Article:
The League

Peter Schaffer
NFL Agent

Peter Schaffer

Agent and professor of sports law

The Genius of Madden

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Thursday's retirement announcement from the venerable broadcast icon, John Madden, affords us all the opportunity to reflect on his unique career and praise his accomplishments, the joy and enjoyment he brought to the game of NFL football and all of its fans. He might have hated to actually fly in planes, preferring long bus rides, but his contributions to football made us all fly higher every Sunday. His mere presence on a telecast brought almost as much joy to people and fans of the NFL every Sunday as Santa Claus brings to children on Christmas Day.

This is a man who out kicked the coverage in most everything he has done. His career is laden with accomplishment after accomplishment. Madden defeated the odds by leading the Oakland Raiders to Super Bowl immortality at a record-setting young age of 32, landing himself in the Hall of Fame as a coach. He then landed himself in a broadcast booth, and the rest is history.

His broadcasting abilities defied all odds. He did not possess the golden boy looks of a Troy Aikman or Joe Namath, never had the down home country charm of a frank Gifford or Don Meredith, was not blessed with the poetic license and delivery of Vin Scully, could not compete with the descriptive talents of a Marv Albert or Dick Endberg and for sure did not have the smooth delivery of his long time partner Al Michaels. Yet, people watched him, listened to him and hung on his every word.

Media greatness, as with all such lists and rankings, requires criteria. For me, these criteria would be uniqueness, enjoyment and passion brought to the craft, the ability to teach the listener more than they knew prior to the broadcast, a talent for being bigger than the game and the ability to move ratings. There are a bevy of quality announcers in the world today, yet few people actually will change the channel for. Howard Cosell, Keith Jackson, Jim McKay and John Madden lead the very short list of people in this category and all possessed the majority of these qualities.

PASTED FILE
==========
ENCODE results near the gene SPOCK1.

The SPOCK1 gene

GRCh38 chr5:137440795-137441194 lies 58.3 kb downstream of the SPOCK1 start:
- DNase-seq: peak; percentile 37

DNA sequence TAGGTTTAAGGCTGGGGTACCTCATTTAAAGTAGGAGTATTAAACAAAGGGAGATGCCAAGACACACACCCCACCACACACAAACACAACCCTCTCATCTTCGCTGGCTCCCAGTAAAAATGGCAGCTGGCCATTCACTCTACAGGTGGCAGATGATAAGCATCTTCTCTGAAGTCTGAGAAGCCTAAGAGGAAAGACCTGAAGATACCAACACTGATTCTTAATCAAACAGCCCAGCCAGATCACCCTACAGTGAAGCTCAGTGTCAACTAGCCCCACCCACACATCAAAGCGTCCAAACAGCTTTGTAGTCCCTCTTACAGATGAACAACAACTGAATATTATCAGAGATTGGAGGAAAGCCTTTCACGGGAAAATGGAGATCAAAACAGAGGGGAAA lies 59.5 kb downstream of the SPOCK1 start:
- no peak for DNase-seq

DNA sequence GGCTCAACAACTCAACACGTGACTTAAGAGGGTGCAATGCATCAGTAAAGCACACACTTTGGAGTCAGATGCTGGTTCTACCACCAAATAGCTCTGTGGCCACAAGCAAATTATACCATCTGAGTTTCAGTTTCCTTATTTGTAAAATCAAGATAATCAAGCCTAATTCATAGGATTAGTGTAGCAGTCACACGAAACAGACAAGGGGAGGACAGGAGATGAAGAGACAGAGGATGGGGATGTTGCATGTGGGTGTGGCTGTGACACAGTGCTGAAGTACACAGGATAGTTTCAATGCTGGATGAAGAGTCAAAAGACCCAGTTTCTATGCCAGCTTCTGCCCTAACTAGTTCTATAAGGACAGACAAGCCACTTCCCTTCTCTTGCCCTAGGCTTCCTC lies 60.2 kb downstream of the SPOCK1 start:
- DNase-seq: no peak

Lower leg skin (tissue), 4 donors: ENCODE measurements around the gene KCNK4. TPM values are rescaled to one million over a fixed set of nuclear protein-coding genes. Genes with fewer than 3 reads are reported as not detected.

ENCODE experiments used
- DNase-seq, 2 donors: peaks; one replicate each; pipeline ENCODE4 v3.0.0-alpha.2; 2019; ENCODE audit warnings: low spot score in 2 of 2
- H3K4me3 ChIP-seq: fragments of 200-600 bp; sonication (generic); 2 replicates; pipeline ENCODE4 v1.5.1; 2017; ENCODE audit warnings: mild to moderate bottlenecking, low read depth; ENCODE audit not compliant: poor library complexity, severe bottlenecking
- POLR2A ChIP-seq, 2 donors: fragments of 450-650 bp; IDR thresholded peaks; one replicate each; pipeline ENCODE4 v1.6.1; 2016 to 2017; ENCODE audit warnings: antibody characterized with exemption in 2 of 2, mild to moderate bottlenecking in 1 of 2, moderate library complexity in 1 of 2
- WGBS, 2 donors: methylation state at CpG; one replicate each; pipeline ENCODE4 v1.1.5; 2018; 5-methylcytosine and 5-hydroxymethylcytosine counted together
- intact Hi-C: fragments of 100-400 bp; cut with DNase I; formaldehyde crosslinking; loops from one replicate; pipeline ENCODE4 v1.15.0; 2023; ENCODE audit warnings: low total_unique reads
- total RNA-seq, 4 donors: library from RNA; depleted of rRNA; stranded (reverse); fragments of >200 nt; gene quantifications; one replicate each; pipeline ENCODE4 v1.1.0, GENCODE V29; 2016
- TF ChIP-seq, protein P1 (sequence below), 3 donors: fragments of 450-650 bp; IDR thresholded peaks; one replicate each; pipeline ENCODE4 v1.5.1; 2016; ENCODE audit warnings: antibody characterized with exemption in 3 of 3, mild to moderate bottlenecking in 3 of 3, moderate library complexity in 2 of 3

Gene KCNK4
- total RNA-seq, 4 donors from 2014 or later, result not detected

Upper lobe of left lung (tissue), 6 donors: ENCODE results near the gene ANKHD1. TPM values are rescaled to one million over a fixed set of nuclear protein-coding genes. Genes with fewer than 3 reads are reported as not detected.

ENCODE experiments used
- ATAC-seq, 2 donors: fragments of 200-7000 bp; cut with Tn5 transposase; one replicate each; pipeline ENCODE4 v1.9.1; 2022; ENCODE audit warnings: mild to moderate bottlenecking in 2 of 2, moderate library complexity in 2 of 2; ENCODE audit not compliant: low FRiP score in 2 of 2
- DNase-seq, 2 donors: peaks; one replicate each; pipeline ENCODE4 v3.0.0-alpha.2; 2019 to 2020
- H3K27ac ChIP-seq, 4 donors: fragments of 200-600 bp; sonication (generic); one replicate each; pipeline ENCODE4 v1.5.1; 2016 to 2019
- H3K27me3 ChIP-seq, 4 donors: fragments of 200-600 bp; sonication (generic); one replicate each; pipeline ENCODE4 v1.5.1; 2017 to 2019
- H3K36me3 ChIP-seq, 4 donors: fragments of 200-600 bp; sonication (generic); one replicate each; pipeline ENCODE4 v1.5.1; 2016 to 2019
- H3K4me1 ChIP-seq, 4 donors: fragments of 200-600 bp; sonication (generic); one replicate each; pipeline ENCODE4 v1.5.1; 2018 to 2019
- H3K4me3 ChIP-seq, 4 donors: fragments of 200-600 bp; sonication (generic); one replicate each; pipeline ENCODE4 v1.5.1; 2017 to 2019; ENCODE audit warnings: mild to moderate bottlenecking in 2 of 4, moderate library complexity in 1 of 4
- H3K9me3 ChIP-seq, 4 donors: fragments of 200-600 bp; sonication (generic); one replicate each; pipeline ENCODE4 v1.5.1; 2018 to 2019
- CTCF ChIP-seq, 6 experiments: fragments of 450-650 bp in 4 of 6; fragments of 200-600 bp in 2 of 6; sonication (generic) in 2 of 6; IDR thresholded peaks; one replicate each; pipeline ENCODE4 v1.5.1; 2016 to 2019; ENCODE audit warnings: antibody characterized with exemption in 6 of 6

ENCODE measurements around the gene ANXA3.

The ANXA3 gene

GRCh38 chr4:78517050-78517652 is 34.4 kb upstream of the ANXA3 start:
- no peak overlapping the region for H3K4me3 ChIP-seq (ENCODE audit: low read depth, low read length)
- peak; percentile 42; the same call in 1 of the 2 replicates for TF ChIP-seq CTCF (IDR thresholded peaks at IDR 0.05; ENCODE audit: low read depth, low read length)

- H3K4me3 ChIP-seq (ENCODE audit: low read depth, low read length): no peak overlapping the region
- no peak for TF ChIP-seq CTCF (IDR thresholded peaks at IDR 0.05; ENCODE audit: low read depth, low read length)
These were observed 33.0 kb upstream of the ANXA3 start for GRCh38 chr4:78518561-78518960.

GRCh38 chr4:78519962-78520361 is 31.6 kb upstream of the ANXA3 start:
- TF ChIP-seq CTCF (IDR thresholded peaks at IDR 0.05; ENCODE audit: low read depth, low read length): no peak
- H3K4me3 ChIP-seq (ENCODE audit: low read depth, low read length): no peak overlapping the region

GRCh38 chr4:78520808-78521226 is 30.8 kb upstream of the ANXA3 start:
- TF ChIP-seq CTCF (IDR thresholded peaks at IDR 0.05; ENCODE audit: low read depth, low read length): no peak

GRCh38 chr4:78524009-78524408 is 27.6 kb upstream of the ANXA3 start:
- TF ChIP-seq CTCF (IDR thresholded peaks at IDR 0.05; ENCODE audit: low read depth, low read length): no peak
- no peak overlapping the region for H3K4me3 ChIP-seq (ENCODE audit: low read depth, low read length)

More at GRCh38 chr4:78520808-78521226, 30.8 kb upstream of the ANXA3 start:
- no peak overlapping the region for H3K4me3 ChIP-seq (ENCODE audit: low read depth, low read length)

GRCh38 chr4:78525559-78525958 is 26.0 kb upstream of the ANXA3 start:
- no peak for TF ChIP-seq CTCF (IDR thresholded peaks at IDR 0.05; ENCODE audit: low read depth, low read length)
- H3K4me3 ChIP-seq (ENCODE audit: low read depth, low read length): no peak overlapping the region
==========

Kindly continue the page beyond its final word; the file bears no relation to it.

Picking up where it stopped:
Madden's endearing strength and success came from his obvious passion for the game, his clever delivery and his knack for teaching people the subtleties and the behind the scenes aspects of the game. Madden had the ability to make every listener feel like he was talking directly to them. It was as if they were sitting next to each other on a couch eating pizza, drinking beer and watching Sunday ball.

Madden also had a cult-like following that brought viewers wherever he went. People would actually watch a game because he was "part" of it. His video game success made him legendary and unique in the history and business of sports. Great players such as Jordan, Gretzky, Rodriquez, and Manning have had only limited success or failures in attempting to move video game products; yet John Madden's name is more synonymous with the video game industry than Bill Gates' is. It is not explainable with logic or business sense, but is an undisputed fact. At the end of the day, Madden's enduring legacy will not come from the video game sales, super bowl rings, or his humble, passionate, approach that brought us all into his world every Sunday. Rather it will come from the passion and love he brought to football and the NFL for the past thirty odd years. He made watching the NFL each week that much more enjoyable. For this we owe him a great debt of gratitude. He will be missed.

By Peter Schaffer  |  April 17, 2009; 2:44 AM ET  | Category:  NFL , Oakland Raiders , Peter Schaffer Save & Share:  Send E-mail   Facebook   Twitter   Digg   Yahoo Buzz   Del.icio.us   StumbleUpon   Technorati  
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